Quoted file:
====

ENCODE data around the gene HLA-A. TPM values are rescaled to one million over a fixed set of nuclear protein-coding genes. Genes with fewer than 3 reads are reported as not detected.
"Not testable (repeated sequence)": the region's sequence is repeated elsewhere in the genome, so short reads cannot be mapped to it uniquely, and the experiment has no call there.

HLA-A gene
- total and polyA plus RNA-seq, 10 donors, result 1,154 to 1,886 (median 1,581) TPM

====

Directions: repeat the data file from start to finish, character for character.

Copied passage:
ENCODE data around the gene HLA-A. TPM values are rescaled to one million over a fixed set of nuclear protein-coding genes. Genes with fewer than 3 reads are reported as not detected.
"Not testable (repeated sequence)": the region's sequence is repeated elsewhere in the genome, so short reads cannot be mapped to it uniquely, and the experiment has no call there.

HLA-A gene
- total and polyA plus RNA-seq, 10 donors, result 1,154 to 1,886 (median 1,581) TPM